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Cooperative Learning

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Conference

1998 Annual Conference

Location

Seattle, Washington

Publication Date

June 28, 1998

Start Date

June 28, 1998

End Date

July 1, 1998

ISSN

2153-5965

Page Count

2

Page Numbers

3.161.1 - 3.161.2

Permanent URL

https://peer.asee.org/6987

Download Count

2716

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Paper Authors

author page

Karl Smith

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Abstract
NOTE: The first page of text has been automatically extracted and included below in lieu of an abstract

Session 2230

Cooperative Learning

Karl A. Smith University of Minnesota

The Johnson & Johnson model of cooperative learning came to ASEE at the 1981 Frontiers in Education Conference in Rapid City, SD, a little over 30 years after Morton Deutsch’s pivotal article (Deustch, 1949). Dendy Sloan chaired a session that had two presentations on cooperative learning, one by Harold Goldstein and the other by Karl Smith. Following their presentations, Karl and Harold were invited to present a workshop on cooperative learning at the following FIE Conference. The 1982 cooperative learning workshop conducted by Harold Goldstein and Karl Smith was one of the first workshops devoted to helping engineering faculty learn how to implement cooperative learning in their classes. Also in 1981 Karl published an article in the Journal of Engineering Education on cooperative learning with David and Roger Johnson. It was titled “Structuring learning goals to meet the goals of engineering education.” (Smith, Johnson & Johnson, 1981).

Another milestone year was 1989 when at the FIE Conference in Binghamton, NY three students from the Norwegian Institute of Technology in Trondheim, Norway described their student-led initiative to incorporate cooperative learning. Karl took a sabbatical in Norway during 90-91 to work with the students and faculty.

The early 90s were particularly strong for cooperative learning. David and Roger Johnson and Karl Smith published two books in 1991(Johnson, Johnson & Smith, 1991a, 1991b) – a research oriented report: Cooperative learning: Increasing college faculty instructional productivity, and a resource guide for faculty: Active learning: cooperation in the college classroom – which helped many faculty implement cooperative learning.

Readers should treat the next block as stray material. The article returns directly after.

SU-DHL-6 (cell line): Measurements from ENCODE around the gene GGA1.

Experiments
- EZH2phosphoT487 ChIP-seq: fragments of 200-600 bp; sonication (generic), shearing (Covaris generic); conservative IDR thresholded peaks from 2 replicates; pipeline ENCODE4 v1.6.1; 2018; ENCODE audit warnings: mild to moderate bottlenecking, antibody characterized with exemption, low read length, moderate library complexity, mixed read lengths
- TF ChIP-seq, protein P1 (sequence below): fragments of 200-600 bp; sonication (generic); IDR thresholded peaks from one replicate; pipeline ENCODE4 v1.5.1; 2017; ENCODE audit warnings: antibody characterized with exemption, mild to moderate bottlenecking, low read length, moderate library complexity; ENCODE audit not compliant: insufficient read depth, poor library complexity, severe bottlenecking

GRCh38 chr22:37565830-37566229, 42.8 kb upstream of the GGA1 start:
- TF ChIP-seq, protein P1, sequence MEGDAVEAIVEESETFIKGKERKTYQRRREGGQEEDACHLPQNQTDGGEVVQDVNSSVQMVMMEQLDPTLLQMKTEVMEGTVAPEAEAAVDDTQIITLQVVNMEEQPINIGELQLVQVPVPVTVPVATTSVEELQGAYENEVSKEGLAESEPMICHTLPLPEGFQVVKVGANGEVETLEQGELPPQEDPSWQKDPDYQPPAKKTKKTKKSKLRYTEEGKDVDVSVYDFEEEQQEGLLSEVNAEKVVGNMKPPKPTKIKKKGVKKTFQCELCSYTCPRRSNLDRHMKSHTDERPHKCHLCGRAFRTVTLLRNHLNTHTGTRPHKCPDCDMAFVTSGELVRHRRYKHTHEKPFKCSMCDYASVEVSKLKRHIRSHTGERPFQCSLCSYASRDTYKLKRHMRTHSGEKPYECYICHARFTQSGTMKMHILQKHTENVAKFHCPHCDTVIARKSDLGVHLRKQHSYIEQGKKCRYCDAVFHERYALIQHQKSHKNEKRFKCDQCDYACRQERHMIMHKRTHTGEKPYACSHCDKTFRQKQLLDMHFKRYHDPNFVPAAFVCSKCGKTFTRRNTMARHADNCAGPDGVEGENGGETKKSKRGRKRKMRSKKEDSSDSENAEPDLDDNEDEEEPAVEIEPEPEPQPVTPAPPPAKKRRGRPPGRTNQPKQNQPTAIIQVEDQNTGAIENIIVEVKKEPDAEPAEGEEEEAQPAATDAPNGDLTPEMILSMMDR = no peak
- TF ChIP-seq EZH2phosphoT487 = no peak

The 90s also saw terrific growth in the number of articles on cooperative learning and the number of practitioners. The number of articles on cooperative learning has grown substantially in the 17 years since Rapid City. There are currently over 400 articles on cooperative learning in science, math, engineering, and technology disciplines.

Last summer at the ASEE Annual Conference in Milwaukee, David and Roger Johnson presented the ERM Distinguished Lecture on cooperative learning and that was followed by an article in ASEE PRISM in February 1998 (Johnson, Johnson & Smith, 1998).

Also late last year three researchers at the University of Wisconsin, Madison completed a meta- analysis of the research on cooperative learning in college-level one science, mathematics, engineering, and technology (Springer, Stanne & Donovan, 1997). Mean effect sizes for achievement, persistence, and attitudes were 0.51, 0.46, and 0.55, respectively. Springer, et.al., state “The 0.51 effect of small-group learning on achievement reported in this study would move a student from the 50th percentile to the 70th on a standardized test. Similarly, a 0.46 effect on students’ persistence is enough to reduce attrition in SMET courses and programs by 22%.”

Smith, K. (1998, June), Cooperative Learning Paper presented at 1998 Annual Conference, Seattle, Washington. https://peer.asee.org/6987

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